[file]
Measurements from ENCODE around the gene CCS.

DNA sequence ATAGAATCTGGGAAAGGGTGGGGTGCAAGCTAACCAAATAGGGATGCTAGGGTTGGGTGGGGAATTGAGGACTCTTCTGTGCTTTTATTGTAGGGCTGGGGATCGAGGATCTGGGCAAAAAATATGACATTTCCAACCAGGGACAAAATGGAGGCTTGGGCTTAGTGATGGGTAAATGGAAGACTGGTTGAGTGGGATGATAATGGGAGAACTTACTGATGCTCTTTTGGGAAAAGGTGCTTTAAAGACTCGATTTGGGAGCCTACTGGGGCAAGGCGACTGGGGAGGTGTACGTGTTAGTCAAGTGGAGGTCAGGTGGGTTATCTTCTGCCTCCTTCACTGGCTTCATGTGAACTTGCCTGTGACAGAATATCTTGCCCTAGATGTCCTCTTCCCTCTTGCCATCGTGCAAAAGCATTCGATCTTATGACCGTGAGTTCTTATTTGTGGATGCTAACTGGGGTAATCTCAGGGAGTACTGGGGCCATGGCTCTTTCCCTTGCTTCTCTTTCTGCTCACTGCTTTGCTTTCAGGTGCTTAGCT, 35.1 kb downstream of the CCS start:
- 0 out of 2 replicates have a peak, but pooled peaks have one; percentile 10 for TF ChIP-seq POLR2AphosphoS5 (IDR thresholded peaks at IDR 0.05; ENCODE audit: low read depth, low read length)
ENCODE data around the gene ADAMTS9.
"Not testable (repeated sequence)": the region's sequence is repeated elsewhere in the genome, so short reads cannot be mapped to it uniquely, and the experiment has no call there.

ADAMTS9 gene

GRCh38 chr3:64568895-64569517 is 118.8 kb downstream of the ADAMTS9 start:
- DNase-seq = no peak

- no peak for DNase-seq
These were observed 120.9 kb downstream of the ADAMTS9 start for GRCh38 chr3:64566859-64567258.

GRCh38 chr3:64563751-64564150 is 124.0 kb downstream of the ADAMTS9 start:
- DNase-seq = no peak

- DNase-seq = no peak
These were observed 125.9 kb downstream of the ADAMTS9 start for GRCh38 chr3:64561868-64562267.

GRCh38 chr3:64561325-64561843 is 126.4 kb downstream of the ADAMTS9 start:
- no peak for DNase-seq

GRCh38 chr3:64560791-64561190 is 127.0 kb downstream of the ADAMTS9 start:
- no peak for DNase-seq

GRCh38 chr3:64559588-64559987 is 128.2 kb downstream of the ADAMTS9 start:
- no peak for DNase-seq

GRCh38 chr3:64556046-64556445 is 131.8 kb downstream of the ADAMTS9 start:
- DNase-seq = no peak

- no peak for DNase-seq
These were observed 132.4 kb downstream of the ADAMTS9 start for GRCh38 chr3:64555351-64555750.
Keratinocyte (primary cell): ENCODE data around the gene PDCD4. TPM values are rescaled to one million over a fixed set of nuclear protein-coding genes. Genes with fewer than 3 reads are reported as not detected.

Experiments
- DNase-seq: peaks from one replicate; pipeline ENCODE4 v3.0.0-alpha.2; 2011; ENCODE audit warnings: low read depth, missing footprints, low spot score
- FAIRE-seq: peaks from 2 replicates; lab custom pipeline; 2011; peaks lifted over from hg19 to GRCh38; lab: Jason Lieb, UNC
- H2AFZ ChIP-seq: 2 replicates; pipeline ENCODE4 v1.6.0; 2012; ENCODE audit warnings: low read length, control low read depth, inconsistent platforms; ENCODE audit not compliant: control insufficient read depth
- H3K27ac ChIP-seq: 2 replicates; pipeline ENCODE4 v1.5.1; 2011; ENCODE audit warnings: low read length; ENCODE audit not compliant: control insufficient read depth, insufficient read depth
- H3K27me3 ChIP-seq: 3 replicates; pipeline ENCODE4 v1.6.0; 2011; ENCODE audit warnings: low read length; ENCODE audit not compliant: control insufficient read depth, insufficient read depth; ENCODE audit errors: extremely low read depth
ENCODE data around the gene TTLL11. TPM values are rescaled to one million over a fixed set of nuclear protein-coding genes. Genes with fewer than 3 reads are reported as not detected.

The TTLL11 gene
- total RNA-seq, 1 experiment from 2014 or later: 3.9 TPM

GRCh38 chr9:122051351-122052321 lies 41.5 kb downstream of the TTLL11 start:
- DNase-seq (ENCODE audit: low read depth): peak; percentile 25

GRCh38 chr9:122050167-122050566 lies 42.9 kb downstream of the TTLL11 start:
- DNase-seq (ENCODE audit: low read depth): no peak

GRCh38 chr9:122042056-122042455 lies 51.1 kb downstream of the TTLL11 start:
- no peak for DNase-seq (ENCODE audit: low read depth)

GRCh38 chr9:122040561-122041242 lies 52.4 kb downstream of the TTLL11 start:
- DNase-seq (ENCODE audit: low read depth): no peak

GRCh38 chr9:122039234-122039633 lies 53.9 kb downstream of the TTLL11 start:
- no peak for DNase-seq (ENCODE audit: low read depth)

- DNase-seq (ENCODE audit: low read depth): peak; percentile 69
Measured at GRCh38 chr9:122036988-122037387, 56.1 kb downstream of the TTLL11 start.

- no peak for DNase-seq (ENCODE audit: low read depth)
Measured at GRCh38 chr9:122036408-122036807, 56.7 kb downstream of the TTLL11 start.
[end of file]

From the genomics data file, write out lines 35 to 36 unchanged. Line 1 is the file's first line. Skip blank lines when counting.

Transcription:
GRCh38 chr9:122051351-122052321 lies 41.5 kb downstream of the TTLL11 start:
- DNase-seq (ENCODE audit: low read depth): peak; percentile 25